World - NSU Researcher Part of Team Addressing Potential Risks to Marine Life from Deep-Sea Mining
FORT LAUDERDALE/DAVIE, Fla. – As the planet’s land-based natural resources become exhausted, the need for new sources is bringing the search to the deepest parts of the world’s oceans. And that has researchers across the globe very concerned.
“Our concerns are the repercussions to rest of the ocean when mining the sea floor,” said Tracey Sutton, Ph.D., a research scientist and professor at Nova Southeastern University’s (NSU) Halmos College of Arts and Sciences. “The impacts to the water column above the area being mined must be considered, particularly what discharge of unwanted material from surface processing will do to marine life within that water column. In essence, the effects can only be negative. The question then becomes, how negative and on what scale?”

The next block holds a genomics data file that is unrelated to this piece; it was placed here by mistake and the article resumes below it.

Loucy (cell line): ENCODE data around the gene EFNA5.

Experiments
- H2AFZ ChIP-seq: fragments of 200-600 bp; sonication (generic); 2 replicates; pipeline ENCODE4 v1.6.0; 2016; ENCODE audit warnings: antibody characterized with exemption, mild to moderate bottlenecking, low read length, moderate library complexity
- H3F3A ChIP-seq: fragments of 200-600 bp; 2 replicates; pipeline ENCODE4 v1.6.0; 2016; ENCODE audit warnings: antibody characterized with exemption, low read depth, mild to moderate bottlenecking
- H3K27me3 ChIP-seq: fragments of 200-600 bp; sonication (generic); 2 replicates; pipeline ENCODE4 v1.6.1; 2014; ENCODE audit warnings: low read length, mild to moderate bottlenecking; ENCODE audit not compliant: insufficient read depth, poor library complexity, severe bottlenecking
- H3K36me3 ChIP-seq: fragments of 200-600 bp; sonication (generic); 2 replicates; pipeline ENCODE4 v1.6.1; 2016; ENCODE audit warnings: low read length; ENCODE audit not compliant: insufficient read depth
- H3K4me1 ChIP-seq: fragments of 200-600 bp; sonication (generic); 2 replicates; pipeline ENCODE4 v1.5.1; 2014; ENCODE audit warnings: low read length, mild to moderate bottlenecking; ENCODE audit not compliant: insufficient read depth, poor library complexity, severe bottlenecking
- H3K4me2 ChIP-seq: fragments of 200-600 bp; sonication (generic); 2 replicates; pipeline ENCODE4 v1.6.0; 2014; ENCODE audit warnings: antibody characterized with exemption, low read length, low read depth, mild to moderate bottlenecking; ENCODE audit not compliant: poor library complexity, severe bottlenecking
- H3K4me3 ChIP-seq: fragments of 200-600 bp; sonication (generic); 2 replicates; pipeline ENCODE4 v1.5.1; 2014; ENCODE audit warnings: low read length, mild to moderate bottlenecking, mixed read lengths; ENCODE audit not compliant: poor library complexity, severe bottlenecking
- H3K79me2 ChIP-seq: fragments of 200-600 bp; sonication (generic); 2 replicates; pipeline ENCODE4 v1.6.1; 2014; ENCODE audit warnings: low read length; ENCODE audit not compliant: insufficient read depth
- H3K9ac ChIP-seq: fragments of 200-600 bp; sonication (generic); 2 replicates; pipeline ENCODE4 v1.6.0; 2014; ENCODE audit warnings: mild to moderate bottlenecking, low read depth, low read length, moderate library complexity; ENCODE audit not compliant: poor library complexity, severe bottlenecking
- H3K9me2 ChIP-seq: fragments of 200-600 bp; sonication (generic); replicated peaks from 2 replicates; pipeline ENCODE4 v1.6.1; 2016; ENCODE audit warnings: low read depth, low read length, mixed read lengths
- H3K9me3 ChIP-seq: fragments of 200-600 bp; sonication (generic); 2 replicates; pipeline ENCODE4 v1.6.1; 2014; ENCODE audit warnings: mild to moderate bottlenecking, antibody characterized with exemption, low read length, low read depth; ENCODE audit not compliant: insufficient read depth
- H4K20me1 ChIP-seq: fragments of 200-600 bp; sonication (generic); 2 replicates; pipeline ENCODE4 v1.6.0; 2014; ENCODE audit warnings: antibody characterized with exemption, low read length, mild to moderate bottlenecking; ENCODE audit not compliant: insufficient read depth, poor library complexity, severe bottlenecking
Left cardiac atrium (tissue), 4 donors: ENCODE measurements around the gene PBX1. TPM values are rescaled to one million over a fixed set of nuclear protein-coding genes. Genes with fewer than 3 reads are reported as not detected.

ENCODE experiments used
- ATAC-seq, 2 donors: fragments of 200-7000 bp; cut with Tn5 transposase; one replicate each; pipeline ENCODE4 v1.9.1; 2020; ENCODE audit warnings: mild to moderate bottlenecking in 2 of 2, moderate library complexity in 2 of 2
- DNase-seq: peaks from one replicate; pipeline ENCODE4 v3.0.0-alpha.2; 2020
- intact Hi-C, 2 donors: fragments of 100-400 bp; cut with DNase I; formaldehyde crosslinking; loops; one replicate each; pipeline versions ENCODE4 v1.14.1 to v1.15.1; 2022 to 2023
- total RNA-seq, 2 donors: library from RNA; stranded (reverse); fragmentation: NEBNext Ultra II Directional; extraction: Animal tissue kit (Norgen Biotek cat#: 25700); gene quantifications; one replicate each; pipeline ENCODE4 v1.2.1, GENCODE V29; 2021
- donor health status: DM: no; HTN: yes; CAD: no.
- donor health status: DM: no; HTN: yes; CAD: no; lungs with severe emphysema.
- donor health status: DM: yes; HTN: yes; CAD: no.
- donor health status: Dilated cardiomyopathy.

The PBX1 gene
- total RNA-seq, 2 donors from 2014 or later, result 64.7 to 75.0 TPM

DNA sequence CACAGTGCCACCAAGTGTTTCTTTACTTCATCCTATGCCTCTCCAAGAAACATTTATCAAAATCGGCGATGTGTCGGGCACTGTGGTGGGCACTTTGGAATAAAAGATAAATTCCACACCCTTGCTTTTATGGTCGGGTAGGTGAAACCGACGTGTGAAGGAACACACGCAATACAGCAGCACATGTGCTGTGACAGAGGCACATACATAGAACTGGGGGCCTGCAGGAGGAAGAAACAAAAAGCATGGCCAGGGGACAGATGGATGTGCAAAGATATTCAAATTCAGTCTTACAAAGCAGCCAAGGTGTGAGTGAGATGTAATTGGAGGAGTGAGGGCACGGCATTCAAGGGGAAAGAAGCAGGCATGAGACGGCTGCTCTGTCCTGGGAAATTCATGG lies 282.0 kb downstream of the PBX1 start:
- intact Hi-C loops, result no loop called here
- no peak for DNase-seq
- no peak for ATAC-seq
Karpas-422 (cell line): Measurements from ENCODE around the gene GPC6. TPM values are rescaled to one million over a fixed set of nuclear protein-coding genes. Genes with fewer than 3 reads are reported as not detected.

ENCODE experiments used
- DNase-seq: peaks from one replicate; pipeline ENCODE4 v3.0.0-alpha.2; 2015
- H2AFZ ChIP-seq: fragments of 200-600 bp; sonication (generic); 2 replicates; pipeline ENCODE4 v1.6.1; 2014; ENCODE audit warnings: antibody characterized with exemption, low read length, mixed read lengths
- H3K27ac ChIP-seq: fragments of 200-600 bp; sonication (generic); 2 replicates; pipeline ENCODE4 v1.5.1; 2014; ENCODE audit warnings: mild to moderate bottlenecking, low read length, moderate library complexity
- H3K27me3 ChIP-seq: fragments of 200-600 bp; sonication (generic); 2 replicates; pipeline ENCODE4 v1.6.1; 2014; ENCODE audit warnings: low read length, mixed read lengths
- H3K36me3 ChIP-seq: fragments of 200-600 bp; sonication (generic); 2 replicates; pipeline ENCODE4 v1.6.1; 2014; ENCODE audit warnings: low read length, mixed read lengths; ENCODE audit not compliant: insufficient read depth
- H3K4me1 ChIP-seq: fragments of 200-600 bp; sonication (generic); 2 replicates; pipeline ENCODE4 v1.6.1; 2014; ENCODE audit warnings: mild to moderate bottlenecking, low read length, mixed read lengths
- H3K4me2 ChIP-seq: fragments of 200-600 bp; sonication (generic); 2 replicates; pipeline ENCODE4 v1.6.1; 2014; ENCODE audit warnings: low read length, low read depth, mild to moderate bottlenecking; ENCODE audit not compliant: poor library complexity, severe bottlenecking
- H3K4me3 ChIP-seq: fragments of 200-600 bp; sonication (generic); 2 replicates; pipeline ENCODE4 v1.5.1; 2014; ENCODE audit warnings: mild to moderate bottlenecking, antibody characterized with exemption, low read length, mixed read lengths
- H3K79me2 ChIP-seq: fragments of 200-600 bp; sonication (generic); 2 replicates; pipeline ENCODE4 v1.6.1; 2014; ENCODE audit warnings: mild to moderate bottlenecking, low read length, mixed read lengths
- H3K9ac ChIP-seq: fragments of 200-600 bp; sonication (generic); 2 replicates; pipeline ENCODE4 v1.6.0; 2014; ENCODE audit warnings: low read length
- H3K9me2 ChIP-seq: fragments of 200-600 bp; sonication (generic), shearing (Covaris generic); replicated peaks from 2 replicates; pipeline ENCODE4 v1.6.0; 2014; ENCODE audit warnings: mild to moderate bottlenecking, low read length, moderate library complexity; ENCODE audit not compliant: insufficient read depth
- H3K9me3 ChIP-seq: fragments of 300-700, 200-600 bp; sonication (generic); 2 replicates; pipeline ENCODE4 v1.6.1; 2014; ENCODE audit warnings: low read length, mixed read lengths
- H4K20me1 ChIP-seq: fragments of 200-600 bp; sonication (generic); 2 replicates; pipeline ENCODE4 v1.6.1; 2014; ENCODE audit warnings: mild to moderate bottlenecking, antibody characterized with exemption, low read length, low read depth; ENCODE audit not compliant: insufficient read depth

Dr. Sutton is on the research team that conducted a new study on deep-sea mining, led by University of Hawai‘i (UH) at Mānoa researchers. This study argues that deep-sea mining poses significant risks, not only to the area immediately surrounding mining operations but also to the water hundreds to thousands of feet above the seafloor, threatening vast midwater ecosystems. Further, the scientists suggest how these risks could be evaluated more comprehensively to enable society and managers to decide if and how deep-sea mining should proceed.
Read also Deep Sea Mining, Ocean Unite.